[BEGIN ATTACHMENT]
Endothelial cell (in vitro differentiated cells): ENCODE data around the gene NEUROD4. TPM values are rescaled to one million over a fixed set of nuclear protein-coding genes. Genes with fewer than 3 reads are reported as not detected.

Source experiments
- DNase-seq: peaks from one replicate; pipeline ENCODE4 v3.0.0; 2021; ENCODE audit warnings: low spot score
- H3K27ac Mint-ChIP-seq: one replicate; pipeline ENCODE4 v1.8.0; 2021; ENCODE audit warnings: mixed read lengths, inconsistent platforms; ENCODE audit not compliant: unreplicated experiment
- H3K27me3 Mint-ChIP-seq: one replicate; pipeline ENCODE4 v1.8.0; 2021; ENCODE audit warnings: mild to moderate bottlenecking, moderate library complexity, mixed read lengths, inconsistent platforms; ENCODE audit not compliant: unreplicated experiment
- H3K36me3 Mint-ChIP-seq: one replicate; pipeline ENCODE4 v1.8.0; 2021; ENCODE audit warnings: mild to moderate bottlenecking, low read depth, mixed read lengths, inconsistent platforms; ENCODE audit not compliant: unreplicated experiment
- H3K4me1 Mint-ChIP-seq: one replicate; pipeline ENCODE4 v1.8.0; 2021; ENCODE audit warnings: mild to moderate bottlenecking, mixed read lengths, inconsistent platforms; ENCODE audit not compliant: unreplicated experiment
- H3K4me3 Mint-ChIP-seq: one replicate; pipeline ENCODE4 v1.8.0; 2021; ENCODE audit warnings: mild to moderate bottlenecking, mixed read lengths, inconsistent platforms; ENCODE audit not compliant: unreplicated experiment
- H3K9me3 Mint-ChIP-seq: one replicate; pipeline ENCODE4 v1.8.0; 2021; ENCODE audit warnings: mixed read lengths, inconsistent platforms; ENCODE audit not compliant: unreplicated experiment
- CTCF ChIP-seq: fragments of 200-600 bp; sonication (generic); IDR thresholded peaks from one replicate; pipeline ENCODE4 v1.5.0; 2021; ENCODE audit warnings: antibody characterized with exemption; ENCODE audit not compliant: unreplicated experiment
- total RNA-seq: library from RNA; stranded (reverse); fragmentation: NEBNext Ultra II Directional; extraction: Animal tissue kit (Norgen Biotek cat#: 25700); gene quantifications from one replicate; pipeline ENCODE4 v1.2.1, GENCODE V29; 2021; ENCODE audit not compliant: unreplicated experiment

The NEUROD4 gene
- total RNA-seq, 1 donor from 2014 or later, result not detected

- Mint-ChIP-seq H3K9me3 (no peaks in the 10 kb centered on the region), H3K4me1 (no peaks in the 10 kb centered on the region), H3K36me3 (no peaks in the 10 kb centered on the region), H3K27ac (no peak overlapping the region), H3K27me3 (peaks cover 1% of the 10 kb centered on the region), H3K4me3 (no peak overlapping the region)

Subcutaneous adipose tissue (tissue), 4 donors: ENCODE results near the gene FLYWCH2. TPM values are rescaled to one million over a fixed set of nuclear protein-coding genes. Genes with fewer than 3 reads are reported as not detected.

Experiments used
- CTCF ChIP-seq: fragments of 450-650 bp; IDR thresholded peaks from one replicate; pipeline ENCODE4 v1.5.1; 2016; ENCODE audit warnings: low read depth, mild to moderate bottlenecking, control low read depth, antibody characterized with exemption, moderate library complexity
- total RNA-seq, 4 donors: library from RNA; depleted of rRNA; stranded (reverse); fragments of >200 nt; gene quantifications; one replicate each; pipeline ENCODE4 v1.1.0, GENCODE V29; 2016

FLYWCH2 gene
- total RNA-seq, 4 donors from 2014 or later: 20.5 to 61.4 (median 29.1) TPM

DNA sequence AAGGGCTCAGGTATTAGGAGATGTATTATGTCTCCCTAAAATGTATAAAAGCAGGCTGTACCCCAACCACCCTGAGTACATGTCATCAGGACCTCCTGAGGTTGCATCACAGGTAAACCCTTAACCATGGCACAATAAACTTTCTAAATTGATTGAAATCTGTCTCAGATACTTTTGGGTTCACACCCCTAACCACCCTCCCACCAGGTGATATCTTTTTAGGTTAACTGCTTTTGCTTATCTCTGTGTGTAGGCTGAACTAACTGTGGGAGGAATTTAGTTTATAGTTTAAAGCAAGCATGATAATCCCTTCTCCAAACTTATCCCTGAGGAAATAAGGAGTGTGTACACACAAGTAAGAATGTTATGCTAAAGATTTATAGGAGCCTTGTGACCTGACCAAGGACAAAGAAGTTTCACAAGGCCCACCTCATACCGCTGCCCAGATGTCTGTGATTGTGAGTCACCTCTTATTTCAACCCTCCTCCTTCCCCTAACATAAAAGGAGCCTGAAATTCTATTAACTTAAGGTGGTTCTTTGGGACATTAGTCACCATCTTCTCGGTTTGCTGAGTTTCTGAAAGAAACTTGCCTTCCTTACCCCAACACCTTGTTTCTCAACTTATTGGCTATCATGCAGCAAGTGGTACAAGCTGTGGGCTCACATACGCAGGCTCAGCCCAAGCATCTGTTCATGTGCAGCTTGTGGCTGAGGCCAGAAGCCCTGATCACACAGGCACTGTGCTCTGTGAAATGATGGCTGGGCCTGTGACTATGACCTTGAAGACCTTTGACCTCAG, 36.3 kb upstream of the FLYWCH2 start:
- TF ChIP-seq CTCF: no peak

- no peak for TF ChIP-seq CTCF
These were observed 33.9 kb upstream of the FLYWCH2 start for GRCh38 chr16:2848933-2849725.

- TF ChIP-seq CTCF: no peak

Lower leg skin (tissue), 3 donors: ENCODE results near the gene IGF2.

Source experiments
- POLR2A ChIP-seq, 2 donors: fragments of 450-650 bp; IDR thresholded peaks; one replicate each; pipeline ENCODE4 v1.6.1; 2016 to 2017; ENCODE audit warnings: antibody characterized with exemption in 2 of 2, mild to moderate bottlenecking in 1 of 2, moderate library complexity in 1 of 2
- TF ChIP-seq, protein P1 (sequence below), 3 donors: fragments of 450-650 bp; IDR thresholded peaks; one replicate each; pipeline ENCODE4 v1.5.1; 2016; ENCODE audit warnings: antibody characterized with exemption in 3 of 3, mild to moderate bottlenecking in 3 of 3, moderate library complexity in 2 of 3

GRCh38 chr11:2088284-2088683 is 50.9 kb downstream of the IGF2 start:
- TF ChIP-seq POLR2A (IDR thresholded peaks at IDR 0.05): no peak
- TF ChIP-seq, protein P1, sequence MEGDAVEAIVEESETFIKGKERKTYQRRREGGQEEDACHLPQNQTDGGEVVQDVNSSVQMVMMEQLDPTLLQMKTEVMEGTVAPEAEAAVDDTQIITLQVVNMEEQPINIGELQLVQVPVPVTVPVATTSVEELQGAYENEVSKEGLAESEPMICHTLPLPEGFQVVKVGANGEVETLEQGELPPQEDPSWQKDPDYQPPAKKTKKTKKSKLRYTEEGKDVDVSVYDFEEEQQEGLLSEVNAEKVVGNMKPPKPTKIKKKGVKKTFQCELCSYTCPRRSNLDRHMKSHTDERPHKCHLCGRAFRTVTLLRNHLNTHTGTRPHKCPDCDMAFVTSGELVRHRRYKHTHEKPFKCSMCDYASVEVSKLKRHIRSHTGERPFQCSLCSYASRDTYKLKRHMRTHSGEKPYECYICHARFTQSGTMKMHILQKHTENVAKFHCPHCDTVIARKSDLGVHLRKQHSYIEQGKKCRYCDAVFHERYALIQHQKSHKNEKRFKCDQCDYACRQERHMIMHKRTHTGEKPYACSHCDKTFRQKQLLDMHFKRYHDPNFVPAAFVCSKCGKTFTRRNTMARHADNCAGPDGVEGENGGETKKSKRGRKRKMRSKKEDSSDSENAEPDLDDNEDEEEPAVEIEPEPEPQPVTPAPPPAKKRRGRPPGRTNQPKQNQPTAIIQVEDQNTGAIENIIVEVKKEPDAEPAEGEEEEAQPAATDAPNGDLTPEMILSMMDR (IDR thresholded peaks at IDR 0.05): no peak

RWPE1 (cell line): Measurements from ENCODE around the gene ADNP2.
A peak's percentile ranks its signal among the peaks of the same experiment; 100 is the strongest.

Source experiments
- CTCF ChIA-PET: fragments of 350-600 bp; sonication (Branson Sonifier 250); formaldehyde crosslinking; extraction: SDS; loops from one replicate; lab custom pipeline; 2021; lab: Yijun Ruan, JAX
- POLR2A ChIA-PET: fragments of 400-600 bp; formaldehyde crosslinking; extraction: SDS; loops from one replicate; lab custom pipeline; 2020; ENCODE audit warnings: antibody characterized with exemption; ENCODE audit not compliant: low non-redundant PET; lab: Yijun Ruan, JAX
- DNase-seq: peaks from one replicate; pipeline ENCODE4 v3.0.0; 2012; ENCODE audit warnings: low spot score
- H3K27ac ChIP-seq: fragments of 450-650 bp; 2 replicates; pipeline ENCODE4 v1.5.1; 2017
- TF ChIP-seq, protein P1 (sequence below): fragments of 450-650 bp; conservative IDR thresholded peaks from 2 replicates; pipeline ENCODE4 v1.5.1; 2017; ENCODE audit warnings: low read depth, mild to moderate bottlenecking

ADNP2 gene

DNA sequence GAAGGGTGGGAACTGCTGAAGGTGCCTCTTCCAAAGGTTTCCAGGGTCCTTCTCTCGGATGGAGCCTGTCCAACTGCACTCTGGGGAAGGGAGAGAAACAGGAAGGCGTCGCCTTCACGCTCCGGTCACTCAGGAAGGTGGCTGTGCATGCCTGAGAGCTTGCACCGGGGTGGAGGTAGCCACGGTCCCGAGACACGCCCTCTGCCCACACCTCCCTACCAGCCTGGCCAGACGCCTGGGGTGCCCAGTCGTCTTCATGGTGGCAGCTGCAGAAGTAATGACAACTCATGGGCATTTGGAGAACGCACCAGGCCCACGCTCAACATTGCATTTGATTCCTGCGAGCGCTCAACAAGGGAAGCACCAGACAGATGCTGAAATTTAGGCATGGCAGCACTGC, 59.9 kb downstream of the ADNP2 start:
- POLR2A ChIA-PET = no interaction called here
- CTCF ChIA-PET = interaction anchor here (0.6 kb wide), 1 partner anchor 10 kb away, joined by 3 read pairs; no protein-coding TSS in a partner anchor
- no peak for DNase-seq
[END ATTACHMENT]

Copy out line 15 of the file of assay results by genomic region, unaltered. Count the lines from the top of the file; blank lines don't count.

Subcutaneous adipose tissue (tissue), 4 donors: ENCODE results near the gene FLYWCH2. TPM values are rescaled to one million over a fixed set of nuclear protein-coding genes. Genes with fewer than 3 reads are reported as not detected.